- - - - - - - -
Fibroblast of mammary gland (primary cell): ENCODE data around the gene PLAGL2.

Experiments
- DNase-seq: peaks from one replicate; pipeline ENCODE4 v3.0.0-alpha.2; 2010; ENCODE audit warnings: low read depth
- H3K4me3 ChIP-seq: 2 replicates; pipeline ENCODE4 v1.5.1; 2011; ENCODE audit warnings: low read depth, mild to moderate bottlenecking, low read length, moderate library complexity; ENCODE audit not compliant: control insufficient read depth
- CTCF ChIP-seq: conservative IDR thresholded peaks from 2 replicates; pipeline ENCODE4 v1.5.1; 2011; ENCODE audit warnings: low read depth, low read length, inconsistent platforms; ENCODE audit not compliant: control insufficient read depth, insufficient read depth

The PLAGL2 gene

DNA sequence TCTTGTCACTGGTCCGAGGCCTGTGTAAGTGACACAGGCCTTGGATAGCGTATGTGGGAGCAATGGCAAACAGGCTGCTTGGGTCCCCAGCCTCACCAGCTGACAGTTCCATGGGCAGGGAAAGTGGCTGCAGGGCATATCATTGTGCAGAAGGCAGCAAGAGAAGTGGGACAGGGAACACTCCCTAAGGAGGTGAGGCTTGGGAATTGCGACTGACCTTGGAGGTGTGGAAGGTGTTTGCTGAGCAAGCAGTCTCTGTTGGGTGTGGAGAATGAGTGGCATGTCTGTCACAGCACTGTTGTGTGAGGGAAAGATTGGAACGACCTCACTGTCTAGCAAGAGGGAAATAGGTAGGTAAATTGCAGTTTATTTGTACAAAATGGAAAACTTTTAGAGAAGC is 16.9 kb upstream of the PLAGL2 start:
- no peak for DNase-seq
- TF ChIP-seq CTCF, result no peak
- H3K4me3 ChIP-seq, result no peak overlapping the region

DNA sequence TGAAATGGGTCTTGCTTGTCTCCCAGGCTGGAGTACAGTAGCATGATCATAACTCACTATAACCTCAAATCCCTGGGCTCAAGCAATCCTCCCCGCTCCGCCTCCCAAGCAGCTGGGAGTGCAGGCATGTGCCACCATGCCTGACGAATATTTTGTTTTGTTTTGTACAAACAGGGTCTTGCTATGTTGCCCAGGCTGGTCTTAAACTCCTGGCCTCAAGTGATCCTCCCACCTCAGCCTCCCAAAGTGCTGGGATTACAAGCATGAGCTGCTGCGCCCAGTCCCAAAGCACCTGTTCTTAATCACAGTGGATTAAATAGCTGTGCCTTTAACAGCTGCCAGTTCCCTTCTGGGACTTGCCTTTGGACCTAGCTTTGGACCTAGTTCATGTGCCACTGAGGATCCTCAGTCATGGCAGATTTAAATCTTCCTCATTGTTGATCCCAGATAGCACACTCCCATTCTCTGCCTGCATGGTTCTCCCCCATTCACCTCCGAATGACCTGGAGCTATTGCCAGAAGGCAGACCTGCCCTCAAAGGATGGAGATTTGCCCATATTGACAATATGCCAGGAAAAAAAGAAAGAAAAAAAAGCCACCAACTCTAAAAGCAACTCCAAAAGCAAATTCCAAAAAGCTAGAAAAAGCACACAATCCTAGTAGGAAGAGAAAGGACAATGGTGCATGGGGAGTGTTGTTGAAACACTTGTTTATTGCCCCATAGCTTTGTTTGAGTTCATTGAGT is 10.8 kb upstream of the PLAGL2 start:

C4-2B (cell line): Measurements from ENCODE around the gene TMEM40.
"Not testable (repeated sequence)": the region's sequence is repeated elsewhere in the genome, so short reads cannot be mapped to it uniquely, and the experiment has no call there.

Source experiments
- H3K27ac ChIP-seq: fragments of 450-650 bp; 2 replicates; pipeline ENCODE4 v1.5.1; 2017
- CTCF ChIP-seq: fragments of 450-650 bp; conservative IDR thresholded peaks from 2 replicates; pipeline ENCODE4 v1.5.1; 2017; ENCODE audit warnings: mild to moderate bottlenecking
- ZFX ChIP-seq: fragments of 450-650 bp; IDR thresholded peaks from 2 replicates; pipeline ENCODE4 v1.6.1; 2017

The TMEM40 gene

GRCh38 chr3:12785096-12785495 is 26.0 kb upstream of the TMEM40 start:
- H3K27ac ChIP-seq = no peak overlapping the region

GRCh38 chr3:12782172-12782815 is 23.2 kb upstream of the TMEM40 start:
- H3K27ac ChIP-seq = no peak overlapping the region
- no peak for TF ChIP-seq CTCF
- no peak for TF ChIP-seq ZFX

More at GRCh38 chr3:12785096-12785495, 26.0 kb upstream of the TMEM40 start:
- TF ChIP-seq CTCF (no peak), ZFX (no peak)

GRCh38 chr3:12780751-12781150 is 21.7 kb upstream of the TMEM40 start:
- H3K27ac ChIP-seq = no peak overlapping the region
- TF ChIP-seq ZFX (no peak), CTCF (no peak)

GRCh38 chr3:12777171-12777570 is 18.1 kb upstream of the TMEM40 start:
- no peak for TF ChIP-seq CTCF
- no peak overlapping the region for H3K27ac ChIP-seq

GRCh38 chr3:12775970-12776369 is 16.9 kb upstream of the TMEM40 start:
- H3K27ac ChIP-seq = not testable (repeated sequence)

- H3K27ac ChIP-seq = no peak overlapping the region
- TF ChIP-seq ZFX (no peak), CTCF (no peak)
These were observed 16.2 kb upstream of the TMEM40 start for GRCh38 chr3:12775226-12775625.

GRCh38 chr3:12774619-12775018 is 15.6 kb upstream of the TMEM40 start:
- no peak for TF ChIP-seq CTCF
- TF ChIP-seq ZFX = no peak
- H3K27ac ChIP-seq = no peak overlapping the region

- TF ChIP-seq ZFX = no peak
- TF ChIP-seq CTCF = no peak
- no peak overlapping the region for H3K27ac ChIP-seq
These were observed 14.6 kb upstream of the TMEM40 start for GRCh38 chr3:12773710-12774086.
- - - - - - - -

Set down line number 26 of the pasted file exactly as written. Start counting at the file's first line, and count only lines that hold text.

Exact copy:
- TF ChIP-seq CTCF (no peak), ZFX (no peak)